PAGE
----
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The Milgram study

Ask any social psychologist what their favorite experiment is, and the Milgram obedience study is bound to come up—repeatedly. If I ranked my favorite studies, it would definitely be in the top 5. It doesn’t matter how many times I’ve learned about it or taught undergrads about it. Every time, I feel like I come away with a new way to think about the findings.

The other day I was listening to Radiolab’s episode “The Bad Show,”which is about why people do bad things. Not surprisingly, they discuss the Milgram study.

The shock panel (top), and the Learner being connected to the electric shock machine by the Teacher and experimenter.

In the original 1961 Milgram study, participants were told the experiment was about the effect of punishment on learning. When they came in, they were introduced to another participant, who was a confederate (a member of the research team, pretending to be a participant). The two men were “randomly assigned” to be either the Teacher or the Learner (the confederate was always the Learner). As the Teacher, the participant read a list of word pairs for the Learner to memorize. Then he presented one word of the pair and asked the Learner to give the second half of the pair. If the Learner’s answer was incorrect, the Teacher was instructed to give electric shocks, which increased in strength with each incorrect answer. The Learner yelled that he wanted to quit, yelled that he had a heart condition, and screamed in pain. At a certain shock level, he stopped responding at all. Despite this, 65% of participants continued shocking the Learner up to the maximum of 450 volts (labeled “XXX”).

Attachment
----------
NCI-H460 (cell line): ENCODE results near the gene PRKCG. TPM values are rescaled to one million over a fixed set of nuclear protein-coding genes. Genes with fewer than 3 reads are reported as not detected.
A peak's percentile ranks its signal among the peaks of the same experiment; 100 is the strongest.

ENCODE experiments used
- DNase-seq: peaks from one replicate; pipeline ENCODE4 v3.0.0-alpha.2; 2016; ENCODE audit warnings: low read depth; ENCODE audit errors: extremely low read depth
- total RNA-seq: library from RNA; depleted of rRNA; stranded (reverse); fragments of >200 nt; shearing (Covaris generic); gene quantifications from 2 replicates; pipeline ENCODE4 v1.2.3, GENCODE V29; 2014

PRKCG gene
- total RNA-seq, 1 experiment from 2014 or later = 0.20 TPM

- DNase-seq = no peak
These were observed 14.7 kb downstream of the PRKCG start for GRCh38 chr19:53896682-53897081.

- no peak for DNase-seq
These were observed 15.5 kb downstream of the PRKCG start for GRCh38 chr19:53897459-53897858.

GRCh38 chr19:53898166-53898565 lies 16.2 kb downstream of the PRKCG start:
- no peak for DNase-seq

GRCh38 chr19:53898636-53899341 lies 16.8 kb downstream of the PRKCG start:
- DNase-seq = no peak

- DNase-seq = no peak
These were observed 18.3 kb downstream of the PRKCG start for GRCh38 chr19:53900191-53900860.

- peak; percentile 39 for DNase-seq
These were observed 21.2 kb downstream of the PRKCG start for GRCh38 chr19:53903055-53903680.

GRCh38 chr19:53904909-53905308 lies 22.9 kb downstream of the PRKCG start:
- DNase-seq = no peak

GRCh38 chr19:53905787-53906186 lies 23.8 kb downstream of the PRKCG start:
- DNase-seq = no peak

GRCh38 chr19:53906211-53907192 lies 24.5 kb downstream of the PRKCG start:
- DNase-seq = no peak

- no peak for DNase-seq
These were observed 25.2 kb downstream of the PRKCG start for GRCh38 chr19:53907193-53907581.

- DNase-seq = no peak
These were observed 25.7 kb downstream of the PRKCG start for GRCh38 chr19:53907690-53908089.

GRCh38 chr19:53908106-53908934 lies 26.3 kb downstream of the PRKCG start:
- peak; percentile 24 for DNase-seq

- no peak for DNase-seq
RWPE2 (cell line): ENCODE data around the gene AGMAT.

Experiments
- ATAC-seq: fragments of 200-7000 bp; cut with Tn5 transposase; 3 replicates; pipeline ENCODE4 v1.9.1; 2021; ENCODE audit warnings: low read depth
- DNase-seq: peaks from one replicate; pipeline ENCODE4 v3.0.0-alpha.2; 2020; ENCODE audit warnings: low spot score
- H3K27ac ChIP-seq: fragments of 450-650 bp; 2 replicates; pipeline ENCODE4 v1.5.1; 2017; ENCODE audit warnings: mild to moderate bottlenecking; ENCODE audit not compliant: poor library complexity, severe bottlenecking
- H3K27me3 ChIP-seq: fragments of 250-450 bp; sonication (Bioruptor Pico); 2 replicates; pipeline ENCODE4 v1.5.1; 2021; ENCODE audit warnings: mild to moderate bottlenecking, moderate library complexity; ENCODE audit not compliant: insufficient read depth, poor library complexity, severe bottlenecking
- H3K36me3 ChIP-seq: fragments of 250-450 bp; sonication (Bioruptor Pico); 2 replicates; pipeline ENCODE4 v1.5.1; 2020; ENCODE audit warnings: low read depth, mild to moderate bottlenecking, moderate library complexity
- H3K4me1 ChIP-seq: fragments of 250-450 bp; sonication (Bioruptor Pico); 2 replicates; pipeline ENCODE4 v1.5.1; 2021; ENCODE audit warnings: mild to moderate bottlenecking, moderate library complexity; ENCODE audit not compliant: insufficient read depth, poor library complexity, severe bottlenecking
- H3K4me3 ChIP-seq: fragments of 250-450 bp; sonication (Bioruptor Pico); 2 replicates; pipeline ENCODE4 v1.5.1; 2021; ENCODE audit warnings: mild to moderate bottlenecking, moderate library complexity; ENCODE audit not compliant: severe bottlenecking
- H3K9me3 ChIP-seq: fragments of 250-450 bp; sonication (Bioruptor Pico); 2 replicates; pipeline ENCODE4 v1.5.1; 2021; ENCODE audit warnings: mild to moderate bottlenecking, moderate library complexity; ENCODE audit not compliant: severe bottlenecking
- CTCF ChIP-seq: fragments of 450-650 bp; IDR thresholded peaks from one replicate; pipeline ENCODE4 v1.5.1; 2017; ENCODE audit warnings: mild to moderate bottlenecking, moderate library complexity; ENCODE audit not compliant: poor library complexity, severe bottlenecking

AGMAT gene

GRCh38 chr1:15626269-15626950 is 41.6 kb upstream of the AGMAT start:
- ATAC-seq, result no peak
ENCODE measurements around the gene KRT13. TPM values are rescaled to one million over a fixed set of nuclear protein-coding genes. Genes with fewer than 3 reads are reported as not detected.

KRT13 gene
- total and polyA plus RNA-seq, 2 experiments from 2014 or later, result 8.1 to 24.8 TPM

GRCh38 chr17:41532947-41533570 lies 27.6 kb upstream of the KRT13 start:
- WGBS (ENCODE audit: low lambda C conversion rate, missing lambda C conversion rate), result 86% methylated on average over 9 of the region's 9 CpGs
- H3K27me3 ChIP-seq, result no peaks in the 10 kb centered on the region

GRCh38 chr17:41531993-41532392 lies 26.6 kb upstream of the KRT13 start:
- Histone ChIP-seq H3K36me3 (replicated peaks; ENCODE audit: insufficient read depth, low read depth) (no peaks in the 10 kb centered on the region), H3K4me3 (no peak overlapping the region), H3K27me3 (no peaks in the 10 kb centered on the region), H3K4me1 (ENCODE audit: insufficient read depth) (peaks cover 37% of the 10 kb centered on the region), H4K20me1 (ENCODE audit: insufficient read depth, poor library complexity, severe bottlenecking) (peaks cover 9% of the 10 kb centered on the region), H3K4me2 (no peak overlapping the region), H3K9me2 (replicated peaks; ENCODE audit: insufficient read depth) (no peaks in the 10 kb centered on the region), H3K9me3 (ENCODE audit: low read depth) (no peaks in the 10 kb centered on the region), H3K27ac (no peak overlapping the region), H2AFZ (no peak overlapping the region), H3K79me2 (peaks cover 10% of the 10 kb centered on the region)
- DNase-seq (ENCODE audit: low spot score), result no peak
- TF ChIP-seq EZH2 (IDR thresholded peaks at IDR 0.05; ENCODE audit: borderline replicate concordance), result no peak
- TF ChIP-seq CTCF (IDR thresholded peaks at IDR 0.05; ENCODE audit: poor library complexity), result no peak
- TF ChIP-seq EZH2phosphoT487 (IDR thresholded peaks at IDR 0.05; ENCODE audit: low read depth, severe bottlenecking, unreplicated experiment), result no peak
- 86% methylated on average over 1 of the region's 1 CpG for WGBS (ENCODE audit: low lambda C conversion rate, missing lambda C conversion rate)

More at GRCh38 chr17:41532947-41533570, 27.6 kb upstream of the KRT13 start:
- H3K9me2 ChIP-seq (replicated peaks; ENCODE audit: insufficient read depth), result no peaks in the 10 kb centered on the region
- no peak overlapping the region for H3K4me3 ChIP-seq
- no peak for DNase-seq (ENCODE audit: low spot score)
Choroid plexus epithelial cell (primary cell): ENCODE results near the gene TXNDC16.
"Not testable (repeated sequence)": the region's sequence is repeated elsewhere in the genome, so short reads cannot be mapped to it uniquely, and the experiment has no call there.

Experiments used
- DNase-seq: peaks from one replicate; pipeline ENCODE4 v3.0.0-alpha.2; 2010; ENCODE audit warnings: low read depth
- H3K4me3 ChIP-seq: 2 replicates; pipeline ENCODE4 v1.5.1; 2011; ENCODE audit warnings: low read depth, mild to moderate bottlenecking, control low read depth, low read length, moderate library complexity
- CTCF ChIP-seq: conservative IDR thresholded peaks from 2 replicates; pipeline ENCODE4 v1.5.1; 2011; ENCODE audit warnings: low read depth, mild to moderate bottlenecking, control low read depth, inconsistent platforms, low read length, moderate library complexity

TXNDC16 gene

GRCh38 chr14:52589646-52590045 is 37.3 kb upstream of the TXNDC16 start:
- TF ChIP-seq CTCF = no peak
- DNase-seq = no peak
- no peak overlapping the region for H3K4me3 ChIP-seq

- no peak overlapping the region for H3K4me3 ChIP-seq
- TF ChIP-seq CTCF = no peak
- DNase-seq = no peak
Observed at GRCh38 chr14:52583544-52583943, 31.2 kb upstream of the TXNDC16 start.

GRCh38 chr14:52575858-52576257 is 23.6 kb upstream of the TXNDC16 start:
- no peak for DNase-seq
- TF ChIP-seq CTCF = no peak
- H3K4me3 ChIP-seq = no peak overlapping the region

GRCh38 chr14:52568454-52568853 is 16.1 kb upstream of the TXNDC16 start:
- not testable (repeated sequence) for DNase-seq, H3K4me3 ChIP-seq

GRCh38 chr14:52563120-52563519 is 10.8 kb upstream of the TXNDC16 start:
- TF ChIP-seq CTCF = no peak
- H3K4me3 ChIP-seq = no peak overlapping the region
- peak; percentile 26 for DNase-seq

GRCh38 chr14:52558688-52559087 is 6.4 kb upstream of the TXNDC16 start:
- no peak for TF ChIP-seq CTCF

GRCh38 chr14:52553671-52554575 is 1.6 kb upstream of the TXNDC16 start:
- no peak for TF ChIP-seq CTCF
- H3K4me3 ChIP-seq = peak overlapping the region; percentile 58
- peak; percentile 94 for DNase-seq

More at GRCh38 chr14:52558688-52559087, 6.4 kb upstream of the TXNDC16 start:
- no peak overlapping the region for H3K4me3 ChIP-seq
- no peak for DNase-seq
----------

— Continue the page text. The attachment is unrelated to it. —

To listen to the Radiolab segment, click the audio player below. The Milgram segment starts 10 minutes in and goes to about the 26-minute mark.

In this segment, they discuss the 4 scripted prods the experimenters said when the participants expressed concern or a desire to stop. In order, they were:

  1. “Please continue.”
  2. “The experiment requires that you continue.”
  3. “It’s absolutely essential that you continue.”
  4. “You have no other choice, Teacher. You must continue.”

Here’s what I didn’t know before listening to this episode: Any time the experimenter used the 4th prod, the participant refused to continue. The 4th prod—the only direct order—was never effective at eliciting obedience. In the segment, they explain that the participants signed up for the study because they believed they were doing something important. They wanted to be good participants. While the Milgram study is used as evidence of “humanity’s latent capacity for evil,” it’s more about the power of persuasion.

Free will (or the illusion of free will) is a fundamental human need. According to self-determination theory, all humans share three psychological needs: autonomy (free will), competence, and psychological relatedness. We all need to feel that we can make our own choices, that we are doing well in our environment, and that we are connected to other people. When Milgram’s participants were ordered to continue, they felt stripped of their free will. By refusing to continue, they regained a sense of autonomy (see also: reactance theory). As long as participants felt autonomous, competent, and connected (perhaps to the experimenter), they were willing to continue administering the shocks. And although we may not realize it, about 65% of us would do the same thing.

For a little more background on the study, you can watch the original Milgram video below.

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